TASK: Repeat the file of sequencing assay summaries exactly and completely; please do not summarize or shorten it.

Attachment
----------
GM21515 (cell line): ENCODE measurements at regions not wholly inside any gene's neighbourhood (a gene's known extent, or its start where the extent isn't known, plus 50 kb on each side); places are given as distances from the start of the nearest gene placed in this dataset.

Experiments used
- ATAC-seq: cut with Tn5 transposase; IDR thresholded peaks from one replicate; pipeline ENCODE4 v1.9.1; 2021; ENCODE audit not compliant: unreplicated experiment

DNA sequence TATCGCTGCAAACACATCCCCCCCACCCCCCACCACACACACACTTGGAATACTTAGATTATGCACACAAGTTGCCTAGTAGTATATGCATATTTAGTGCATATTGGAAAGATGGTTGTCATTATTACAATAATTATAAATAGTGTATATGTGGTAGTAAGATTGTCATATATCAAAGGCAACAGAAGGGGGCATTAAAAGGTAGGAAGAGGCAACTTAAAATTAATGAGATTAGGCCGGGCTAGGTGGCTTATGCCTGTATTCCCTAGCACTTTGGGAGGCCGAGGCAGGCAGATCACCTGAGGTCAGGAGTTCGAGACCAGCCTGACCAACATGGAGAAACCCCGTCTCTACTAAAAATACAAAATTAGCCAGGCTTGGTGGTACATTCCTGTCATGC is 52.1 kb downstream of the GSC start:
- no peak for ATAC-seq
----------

GM21515 (cell line): ENCODE measurements at regions not wholly inside any gene's neighbourhood (a gene's known extent, or its start where the extent isn't known, plus 50 kb on each side); places are given as distances from the start of the nearest gene placed in this dataset.

Experiments used
- ATAC-seq: cut with Tn5 transposase; IDR thresholded peaks from one replicate; pipeline ENCODE4 v1.9.1; 2021; ENCODE audit not compliant: unreplicated experiment

DNA sequence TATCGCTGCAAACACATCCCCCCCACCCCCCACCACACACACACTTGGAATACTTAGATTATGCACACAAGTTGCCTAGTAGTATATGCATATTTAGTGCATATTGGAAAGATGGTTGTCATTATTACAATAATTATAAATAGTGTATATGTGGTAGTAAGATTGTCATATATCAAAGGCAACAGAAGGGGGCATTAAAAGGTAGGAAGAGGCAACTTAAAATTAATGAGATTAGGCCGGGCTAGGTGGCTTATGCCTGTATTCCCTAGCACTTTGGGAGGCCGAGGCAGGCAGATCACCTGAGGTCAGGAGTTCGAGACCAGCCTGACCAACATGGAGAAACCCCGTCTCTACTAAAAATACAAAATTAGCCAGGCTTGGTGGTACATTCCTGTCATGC is 52.1 kb downstream of the GSC start:
- no peak for ATAC-seq